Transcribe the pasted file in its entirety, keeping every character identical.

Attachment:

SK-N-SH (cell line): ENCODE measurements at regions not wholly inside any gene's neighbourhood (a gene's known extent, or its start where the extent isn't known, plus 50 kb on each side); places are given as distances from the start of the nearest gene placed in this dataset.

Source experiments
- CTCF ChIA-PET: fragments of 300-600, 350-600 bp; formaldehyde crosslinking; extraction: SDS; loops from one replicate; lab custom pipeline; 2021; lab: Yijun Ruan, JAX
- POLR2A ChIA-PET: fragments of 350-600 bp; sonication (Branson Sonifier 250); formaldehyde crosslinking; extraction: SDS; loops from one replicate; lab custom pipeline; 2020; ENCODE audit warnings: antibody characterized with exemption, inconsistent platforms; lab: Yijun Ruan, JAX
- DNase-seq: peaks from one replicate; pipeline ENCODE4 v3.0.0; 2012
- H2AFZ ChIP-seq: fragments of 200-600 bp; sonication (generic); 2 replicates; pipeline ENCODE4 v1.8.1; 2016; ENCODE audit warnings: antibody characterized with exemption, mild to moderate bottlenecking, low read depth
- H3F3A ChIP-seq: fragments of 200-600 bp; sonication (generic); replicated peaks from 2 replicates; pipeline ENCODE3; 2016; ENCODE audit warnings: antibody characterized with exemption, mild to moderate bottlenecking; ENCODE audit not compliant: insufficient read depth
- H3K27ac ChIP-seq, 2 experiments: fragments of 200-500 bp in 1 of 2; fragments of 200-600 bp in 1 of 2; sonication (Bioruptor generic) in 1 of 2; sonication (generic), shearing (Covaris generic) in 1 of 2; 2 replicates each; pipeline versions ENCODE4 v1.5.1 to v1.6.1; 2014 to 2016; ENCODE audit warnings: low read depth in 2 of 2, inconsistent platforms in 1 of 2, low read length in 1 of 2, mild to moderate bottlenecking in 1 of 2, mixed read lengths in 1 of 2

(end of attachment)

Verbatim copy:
SK-N-SH (cell line): ENCODE measurements at regions not wholly inside any gene's neighbourhood (a gene's known extent, or its start where the extent isn't known, plus 50 kb on each side); places are given as distances from the start of the nearest gene placed in this dataset.

Source experiments
- CTCF ChIA-PET: fragments of 300-600, 350-600 bp; formaldehyde crosslinking; extraction: SDS; loops from one replicate; lab custom pipeline; 2021; lab: Yijun Ruan, JAX
- POLR2A ChIA-PET: fragments of 350-600 bp; sonication (Branson Sonifier 250); formaldehyde crosslinking; extraction: SDS; loops from one replicate; lab custom pipeline; 2020; ENCODE audit warnings: antibody characterized with exemption, inconsistent platforms; lab: Yijun Ruan, JAX
- DNase-seq: peaks from one replicate; pipeline ENCODE4 v3.0.0; 2012
- H2AFZ ChIP-seq: fragments of 200-600 bp; sonication (generic); 2 replicates; pipeline ENCODE4 v1.8.1; 2016; ENCODE audit warnings: antibody characterized with exemption, mild to moderate bottlenecking, low read depth
- H3F3A ChIP-seq: fragments of 200-600 bp; sonication (generic); replicated peaks from 2 replicates; pipeline ENCODE3; 2016; ENCODE audit warnings: antibody characterized with exemption, mild to moderate bottlenecking; ENCODE audit not compliant: insufficient read depth
- H3K27ac ChIP-seq, 2 experiments: fragments of 200-500 bp in 1 of 2; fragments of 200-600 bp in 1 of 2; sonication (Bioruptor generic) in 1 of 2; sonication (generic), shearing (Covaris generic) in 1 of 2; 2 replicates each; pipeline versions ENCODE4 v1.5.1 to v1.6.1; 2014 to 2016; ENCODE audit warnings: low read depth in 2 of 2, inconsistent platforms in 1 of 2, low read length in 1 of 2, mild to moderate bottlenecking in 1 of 2, mixed read lengths in 1 of 2